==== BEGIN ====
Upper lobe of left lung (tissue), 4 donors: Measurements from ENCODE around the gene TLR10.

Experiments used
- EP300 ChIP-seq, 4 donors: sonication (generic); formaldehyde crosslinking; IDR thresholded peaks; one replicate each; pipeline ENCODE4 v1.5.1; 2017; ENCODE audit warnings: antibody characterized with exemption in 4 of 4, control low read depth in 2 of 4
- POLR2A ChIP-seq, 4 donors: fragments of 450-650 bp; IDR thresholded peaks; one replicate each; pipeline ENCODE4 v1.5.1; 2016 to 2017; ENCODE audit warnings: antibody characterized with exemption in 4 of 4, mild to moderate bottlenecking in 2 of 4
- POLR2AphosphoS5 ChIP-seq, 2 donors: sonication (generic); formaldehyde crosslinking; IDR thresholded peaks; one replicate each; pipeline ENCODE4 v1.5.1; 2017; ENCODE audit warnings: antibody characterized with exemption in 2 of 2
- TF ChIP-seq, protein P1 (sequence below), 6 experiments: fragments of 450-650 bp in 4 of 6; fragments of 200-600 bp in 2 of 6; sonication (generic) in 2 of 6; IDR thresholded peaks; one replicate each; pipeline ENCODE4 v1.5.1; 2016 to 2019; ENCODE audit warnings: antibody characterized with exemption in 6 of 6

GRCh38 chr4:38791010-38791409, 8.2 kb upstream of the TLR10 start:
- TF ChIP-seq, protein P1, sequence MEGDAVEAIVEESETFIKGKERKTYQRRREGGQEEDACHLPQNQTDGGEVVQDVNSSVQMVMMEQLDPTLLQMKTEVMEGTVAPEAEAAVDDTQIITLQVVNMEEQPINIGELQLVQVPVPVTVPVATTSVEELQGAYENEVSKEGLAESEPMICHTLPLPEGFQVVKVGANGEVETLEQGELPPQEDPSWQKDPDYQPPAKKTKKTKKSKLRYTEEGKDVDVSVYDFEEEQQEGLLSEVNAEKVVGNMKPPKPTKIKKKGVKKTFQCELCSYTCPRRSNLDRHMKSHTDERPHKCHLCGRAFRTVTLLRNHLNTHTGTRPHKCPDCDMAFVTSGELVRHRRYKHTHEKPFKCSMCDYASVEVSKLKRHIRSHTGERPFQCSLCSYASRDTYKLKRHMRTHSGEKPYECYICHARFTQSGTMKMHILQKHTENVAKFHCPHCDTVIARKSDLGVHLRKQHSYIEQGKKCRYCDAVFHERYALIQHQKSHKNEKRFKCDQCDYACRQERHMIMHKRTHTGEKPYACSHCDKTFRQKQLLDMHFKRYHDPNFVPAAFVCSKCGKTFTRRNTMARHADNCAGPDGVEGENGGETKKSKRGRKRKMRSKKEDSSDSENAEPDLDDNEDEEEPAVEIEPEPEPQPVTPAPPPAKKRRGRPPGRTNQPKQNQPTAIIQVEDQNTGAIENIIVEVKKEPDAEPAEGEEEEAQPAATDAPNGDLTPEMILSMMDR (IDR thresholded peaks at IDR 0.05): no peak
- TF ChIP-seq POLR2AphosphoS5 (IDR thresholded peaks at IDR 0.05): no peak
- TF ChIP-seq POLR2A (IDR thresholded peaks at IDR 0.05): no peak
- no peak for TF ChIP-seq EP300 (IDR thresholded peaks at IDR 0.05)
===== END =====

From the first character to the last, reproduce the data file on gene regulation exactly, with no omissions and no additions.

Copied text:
Upper lobe of left lung (tissue), 4 donors: Measurements from ENCODE around the gene TLR10.

Experiments used
- EP300 ChIP-seq, 4 donors: sonication (generic); formaldehyde crosslinking; IDR thresholded peaks; one replicate each; pipeline ENCODE4 v1.5.1; 2017; ENCODE audit warnings: antibody characterized with exemption in 4 of 4, control low read depth in 2 of 4
- POLR2A ChIP-seq, 4 donors: fragments of 450-650 bp; IDR thresholded peaks; one replicate each; pipeline ENCODE4 v1.5.1; 2016 to 2017; ENCODE audit warnings: antibody characterized with exemption in 4 of 4, mild to moderate bottlenecking in 2 of 4
- POLR2AphosphoS5 ChIP-seq, 2 donors: sonication (generic); formaldehyde crosslinking; IDR thresholded peaks; one replicate each; pipeline ENCODE4 v1.5.1; 2017; ENCODE audit warnings: antibody characterized with exemption in 2 of 2
- TF ChIP-seq, protein P1 (sequence below), 6 experiments: fragments of 450-650 bp in 4 of 6; fragments of 200-600 bp in 2 of 6; sonication (generic) in 2 of 6; IDR thresholded peaks; one replicate each; pipeline ENCODE4 v1.5.1; 2016 to 2019; ENCODE audit warnings: antibody characterized with exemption in 6 of 6

GRCh38 chr4:38791010-38791409, 8.2 kb upstream of the TLR10 start:
- TF ChIP-seq, protein P1, sequence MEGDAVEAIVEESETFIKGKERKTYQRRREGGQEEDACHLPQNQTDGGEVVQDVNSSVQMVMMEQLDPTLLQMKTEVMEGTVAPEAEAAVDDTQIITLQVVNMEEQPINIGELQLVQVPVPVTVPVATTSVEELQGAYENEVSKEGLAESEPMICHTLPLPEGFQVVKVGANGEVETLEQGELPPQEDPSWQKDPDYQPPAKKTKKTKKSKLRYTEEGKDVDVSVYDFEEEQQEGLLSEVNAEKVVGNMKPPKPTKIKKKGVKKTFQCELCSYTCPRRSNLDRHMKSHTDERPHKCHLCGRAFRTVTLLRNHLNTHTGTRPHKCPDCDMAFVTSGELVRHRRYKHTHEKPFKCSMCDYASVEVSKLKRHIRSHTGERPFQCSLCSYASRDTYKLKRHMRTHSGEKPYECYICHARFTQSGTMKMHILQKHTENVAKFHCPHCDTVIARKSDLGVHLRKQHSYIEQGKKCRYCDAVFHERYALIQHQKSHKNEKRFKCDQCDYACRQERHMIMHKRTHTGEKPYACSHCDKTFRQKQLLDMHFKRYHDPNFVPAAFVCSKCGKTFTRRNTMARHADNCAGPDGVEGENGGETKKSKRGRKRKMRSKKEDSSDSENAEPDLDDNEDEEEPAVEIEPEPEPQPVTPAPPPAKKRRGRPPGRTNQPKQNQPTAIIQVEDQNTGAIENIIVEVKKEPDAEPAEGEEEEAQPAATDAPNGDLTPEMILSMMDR (IDR thresholded peaks at IDR 0.05): no peak
- TF ChIP-seq POLR2AphosphoS5 (IDR thresholded peaks at IDR 0.05): no peak
- TF ChIP-seq POLR2A (IDR thresholded peaks at IDR 0.05): no peak
- no peak for TF ChIP-seq EP300 (IDR thresholded peaks at IDR 0.05)